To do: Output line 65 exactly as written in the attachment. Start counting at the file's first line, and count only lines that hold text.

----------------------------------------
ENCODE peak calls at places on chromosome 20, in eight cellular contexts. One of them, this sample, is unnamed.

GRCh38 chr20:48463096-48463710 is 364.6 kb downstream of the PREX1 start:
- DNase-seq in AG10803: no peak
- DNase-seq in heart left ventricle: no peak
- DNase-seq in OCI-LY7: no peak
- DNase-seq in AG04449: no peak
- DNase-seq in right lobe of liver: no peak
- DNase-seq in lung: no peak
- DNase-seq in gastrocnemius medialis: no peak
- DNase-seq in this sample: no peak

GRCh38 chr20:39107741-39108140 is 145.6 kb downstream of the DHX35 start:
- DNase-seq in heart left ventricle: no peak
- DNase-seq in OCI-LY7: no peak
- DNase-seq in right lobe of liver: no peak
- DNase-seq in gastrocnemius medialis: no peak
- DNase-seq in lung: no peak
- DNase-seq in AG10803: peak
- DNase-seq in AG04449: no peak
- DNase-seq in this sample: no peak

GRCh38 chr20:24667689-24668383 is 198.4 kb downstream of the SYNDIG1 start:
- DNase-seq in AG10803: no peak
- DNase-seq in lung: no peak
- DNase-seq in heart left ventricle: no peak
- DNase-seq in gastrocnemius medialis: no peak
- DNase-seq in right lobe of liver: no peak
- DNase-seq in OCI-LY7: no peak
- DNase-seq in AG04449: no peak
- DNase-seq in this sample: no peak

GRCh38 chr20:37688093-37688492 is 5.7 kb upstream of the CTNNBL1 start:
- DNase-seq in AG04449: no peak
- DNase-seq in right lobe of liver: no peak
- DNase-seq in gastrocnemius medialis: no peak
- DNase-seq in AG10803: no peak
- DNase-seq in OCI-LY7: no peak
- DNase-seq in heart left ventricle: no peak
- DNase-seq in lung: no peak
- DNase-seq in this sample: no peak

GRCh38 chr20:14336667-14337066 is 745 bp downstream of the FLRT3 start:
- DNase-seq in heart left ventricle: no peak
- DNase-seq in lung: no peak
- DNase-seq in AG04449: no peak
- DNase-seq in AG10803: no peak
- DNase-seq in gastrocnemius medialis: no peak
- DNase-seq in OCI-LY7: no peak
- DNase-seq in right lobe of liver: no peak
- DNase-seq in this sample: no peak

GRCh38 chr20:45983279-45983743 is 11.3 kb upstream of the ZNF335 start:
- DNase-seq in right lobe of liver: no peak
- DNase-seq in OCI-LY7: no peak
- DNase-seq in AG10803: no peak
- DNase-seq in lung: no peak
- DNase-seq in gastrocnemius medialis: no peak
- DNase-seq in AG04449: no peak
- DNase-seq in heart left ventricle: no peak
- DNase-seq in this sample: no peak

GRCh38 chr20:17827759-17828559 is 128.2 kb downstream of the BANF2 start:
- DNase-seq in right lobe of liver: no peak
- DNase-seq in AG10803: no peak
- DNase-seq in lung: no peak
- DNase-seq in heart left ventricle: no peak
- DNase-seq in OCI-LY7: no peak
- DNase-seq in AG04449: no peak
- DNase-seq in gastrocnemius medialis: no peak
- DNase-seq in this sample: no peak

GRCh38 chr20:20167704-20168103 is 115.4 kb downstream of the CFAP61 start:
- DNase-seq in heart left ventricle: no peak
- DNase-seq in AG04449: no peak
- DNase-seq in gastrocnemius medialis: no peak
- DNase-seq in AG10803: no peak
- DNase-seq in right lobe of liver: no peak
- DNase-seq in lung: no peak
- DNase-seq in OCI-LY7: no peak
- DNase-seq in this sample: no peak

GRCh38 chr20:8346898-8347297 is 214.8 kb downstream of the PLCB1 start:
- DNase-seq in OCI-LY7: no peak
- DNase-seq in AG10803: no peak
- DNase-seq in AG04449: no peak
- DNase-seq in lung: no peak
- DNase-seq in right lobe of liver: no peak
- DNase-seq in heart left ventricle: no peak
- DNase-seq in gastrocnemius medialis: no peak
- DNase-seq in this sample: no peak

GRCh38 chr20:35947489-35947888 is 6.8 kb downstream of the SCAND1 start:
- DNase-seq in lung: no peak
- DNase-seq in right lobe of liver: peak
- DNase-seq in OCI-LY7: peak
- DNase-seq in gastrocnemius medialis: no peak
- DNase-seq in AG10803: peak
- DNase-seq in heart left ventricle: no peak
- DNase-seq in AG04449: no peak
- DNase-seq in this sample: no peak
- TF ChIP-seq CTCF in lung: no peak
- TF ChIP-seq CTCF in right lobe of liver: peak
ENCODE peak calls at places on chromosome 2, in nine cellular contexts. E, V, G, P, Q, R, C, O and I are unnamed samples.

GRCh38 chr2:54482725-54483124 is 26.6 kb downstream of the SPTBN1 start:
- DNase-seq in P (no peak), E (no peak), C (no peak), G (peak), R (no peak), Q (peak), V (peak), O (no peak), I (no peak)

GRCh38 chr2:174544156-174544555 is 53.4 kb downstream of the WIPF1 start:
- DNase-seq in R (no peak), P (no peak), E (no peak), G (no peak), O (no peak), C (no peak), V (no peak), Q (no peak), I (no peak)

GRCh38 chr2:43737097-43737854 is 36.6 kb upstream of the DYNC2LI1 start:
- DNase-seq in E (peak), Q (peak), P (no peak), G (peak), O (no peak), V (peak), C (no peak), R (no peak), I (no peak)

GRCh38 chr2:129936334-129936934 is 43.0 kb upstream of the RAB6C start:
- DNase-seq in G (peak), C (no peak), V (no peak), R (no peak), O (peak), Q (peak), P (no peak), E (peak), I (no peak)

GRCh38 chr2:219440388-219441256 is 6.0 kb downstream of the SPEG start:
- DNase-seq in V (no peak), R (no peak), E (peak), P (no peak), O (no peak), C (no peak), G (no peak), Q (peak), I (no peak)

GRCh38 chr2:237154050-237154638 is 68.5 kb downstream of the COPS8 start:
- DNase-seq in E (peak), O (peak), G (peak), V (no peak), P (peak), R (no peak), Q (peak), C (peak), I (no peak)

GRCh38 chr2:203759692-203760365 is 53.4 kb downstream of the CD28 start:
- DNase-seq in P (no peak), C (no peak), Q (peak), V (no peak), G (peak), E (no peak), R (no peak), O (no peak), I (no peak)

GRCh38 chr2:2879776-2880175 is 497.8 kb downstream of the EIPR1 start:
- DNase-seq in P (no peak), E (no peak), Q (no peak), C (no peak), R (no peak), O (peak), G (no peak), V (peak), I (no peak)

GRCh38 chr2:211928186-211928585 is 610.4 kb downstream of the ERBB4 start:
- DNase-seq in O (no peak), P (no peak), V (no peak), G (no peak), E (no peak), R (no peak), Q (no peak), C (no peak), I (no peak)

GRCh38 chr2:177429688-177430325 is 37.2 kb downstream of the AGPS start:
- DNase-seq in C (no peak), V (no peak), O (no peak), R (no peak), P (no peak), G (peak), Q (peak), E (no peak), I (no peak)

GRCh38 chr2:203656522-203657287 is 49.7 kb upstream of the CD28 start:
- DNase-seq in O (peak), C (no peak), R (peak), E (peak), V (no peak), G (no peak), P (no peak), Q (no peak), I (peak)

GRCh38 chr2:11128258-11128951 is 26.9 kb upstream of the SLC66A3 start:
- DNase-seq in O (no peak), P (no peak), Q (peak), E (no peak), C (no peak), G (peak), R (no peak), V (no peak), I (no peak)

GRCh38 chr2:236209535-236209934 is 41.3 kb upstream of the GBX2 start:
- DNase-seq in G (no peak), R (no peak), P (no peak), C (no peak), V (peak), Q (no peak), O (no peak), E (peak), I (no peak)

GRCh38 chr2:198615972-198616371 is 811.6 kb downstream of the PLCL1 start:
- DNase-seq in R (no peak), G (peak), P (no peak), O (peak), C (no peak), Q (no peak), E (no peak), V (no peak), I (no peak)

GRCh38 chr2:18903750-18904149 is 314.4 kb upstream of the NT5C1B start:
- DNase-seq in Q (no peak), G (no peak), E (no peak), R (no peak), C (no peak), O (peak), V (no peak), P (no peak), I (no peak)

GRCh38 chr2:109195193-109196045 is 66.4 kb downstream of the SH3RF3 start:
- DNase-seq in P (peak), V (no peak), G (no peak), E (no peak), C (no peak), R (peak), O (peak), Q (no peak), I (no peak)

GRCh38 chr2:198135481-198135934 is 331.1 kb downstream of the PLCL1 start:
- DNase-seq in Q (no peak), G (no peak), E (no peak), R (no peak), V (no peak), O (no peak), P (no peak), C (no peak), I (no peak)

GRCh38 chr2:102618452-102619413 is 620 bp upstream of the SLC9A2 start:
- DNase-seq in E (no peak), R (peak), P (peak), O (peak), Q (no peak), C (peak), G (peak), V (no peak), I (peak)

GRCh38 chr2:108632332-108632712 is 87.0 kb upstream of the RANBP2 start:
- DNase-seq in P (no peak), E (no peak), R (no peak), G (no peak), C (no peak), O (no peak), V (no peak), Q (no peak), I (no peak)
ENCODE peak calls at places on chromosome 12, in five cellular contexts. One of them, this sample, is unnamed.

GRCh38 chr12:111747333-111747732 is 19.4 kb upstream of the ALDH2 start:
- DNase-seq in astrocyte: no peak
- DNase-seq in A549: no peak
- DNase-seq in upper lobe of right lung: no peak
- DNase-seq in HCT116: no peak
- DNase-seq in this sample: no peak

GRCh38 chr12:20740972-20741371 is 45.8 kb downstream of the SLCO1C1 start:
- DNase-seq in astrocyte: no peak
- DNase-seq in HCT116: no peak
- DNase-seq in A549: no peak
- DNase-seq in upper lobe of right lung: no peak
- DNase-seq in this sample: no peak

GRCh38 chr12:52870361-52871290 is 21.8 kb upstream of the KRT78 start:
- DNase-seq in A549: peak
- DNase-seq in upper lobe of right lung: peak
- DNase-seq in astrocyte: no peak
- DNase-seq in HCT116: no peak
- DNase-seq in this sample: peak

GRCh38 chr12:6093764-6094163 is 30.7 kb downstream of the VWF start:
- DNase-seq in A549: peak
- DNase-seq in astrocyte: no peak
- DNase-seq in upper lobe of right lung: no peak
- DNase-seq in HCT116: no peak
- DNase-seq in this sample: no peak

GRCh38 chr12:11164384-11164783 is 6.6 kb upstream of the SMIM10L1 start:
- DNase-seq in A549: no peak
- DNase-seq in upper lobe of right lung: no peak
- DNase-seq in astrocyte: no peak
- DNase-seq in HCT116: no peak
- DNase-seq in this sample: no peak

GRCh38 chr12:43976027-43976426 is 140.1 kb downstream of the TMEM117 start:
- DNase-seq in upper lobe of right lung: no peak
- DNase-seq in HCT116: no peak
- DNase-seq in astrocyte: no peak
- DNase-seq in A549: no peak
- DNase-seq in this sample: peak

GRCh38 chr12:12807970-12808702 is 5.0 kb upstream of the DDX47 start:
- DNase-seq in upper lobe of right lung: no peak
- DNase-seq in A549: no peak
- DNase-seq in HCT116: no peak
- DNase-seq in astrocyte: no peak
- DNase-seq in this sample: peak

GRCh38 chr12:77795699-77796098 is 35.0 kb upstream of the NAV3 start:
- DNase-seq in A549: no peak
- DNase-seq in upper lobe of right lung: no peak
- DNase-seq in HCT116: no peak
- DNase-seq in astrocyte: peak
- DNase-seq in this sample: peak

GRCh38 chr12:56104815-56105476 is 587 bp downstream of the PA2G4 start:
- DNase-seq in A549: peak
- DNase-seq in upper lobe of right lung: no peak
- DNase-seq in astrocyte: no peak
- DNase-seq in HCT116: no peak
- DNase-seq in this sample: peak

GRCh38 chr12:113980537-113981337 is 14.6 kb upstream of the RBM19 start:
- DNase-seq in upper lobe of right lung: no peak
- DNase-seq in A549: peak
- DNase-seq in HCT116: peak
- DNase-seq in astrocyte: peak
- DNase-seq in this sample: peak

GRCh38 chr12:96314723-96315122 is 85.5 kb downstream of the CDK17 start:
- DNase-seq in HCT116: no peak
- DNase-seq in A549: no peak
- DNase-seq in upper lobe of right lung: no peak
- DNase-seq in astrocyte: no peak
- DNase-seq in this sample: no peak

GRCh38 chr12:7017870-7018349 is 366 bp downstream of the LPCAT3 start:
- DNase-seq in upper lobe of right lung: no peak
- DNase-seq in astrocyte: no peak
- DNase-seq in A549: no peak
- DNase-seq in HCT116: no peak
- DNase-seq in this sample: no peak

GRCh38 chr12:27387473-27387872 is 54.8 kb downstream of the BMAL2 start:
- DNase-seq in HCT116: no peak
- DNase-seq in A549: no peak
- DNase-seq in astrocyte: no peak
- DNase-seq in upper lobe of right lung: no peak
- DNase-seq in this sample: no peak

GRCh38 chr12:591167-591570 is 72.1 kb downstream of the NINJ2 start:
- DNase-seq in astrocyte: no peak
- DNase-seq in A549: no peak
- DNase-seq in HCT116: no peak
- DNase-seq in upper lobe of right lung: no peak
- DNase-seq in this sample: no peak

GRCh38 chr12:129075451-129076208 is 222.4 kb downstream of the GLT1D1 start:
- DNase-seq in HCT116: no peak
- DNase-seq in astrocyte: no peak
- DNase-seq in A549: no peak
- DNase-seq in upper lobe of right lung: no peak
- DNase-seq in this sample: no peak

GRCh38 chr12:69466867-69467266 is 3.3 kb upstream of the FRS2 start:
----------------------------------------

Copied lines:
GRCh38 chr20:20167704-20168103 is 115.4 kb downstream of the CFAP61 start: